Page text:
The UK Independence Party’s growing presence in Watford could have a decisive impact on who is its next MP is, according to the party’s newly selected parliamentary candidate.

Nick Lincoln, who was elected to stand for the party in next year’s General Election last week, said the party would win enough votes next year to upset the established order in the town.

The 45-year-old financial advisor conceded it would be a tall order for the party to win the Watford seat. 

Yet he pointed to recent local election results in Watford that showed the party was a threat to Labour as well as the Conservatives.

He said: "We have been taking votes from across the board and we have been picking up votes in lower to middle income wards. 

"Not just Nascot and Park, but also Meriden, Stanborough and Leggatts. People like (Labour candidate) Matt Turmaine and (Conservative MP) Richard Harrington won’t know how many votes are going to UKIP.

"For the first time, we are going to take enough votes to have an influence."

The Watford seat has swung between Labour and the Conservatives ever since the town’s last Liberal MP was ousted in 1910.

Over the last two elections the Liberal Democrats have gained grounded and came a close second in 2010 when the Conservatives took the seat from Labour.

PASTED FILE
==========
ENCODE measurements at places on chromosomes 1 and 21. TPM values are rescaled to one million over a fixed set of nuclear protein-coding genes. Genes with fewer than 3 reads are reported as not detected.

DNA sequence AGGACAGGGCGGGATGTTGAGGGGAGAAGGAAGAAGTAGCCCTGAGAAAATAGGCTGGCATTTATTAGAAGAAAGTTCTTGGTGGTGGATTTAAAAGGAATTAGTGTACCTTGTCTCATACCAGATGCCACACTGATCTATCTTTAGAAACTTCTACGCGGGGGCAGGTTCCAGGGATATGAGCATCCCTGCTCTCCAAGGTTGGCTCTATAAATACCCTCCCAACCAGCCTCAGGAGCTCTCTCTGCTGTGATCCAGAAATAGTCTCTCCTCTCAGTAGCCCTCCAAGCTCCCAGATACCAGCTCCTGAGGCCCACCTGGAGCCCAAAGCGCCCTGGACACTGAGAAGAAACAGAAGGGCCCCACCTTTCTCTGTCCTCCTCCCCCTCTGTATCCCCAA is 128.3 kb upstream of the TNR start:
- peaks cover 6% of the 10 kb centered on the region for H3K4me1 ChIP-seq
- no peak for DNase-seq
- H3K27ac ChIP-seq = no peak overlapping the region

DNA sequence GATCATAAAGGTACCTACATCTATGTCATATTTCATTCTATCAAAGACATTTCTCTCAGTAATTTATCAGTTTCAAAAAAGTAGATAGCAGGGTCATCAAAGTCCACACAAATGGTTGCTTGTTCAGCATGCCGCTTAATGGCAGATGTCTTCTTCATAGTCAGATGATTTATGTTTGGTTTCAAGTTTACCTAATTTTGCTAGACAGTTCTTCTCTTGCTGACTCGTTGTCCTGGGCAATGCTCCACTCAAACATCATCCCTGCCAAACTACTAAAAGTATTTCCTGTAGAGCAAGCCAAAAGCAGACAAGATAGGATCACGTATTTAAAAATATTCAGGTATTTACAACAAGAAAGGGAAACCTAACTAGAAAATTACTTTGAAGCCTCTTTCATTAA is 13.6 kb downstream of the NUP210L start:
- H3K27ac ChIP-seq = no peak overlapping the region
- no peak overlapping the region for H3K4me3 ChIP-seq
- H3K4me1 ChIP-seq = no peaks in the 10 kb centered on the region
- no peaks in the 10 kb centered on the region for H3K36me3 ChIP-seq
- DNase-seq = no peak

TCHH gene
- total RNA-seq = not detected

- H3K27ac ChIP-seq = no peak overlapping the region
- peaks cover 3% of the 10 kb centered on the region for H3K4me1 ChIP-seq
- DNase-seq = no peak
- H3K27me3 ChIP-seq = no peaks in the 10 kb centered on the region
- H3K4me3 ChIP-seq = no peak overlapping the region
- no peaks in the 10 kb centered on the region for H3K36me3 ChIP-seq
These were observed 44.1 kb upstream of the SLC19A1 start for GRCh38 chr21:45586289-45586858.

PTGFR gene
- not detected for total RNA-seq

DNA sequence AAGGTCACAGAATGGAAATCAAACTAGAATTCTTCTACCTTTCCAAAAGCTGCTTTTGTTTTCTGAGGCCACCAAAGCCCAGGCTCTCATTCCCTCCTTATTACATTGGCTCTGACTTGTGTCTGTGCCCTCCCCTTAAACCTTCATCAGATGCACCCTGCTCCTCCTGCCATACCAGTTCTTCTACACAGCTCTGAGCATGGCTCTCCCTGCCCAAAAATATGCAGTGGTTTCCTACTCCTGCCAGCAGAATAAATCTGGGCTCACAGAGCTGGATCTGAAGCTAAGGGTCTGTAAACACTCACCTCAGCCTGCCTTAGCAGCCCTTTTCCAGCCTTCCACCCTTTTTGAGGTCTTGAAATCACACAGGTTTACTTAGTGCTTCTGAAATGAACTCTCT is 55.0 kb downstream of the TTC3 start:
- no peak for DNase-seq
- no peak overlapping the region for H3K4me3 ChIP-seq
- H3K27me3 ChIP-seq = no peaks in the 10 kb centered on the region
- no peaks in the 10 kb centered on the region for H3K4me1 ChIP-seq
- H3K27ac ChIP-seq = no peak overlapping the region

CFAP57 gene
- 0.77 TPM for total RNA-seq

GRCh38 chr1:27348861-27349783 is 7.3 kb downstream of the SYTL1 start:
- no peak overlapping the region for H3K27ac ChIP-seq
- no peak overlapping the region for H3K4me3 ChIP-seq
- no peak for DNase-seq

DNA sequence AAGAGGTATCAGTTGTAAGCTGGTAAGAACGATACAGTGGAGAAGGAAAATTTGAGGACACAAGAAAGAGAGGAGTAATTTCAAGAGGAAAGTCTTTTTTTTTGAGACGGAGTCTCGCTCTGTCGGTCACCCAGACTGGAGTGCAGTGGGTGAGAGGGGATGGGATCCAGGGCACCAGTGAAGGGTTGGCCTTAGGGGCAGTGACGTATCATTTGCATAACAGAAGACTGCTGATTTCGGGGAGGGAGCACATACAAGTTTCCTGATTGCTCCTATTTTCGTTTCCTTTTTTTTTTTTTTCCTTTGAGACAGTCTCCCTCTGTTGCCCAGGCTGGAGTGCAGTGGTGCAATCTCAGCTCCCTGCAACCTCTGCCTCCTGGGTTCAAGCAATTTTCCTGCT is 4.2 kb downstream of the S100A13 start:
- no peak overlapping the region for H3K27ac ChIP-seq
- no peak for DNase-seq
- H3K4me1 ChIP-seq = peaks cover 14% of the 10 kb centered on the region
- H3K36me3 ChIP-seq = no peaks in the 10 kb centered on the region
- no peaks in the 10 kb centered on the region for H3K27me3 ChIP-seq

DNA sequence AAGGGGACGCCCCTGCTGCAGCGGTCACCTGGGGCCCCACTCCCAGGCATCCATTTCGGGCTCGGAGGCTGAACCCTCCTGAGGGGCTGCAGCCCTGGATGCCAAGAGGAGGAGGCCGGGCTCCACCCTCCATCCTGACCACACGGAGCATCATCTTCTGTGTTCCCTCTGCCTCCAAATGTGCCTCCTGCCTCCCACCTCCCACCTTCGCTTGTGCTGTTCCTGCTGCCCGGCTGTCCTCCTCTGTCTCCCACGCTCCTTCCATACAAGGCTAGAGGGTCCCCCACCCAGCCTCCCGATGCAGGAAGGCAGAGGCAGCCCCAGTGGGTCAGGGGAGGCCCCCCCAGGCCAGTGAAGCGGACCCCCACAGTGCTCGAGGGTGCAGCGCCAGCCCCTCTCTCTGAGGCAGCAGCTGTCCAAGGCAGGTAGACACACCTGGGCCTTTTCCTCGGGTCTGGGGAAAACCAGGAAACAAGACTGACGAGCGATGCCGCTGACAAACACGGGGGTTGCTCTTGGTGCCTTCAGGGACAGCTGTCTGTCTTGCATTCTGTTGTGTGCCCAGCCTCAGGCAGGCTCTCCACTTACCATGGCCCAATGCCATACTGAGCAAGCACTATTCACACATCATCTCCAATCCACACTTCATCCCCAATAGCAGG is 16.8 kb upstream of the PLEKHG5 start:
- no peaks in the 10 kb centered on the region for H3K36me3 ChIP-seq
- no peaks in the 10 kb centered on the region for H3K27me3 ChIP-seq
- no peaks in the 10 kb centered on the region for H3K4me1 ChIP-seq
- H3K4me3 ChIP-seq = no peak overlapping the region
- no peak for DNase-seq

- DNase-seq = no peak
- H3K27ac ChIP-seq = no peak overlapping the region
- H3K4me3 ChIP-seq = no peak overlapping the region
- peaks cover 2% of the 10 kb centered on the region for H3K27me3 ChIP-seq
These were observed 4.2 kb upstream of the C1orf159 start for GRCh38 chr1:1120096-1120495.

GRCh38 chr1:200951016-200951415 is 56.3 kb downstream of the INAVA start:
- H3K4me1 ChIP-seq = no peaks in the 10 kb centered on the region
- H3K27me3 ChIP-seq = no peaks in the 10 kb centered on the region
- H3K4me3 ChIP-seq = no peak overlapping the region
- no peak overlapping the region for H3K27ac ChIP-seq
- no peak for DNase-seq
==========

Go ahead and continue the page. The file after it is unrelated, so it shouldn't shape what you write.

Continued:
Next year Watford’s Conservative MP, Richard Harrington, is preparing to defend the seat, which he holds with a slender majority of 1,425 votes.

UKIP has stood in the town in last three General elections and never won more than 2.6 per cent of the vote.

However in the last few years the party has enjoyed a surge in the polls nationally that has seen it win around 15 per cent of the vote across Watford in the last two local elections.

Mr Lincoln, who is also the Watford UKIP branch chairman, said the political environment had changed radically since the 2010.

He said: "I think the tribal way people used to vote for the legacy parties has gone. It is dead in the water. 

"People are so disenfranchised with the legacy parties they will vote for UKIP."

Mr Lincoln had voted Conservative himself at every General Election since 1987. Although by 2010 he was already disenchanted with the Tory party he had supported since he was 18 and only gave them his vote as he wanted to end Gordon Brown’s tenure in Number 10.

He said: "The Conservative campaign was that inept that I thought Brown, as useless as he was, could get back in. But I had no heart in voting Tory."

It was Nigel Farage that first piqued Mr Lincoln’s interest in UKIP and he joined the party in 2011.

He added: "I am a small government, libertarian kind of guy. Get out of people’s way and encourage people who want to better themselves and stay on the right side of the law.

 "If we get a decent vote in places like Watford that will be millions of votes nationwide and the three legacy parties can’t ignore us."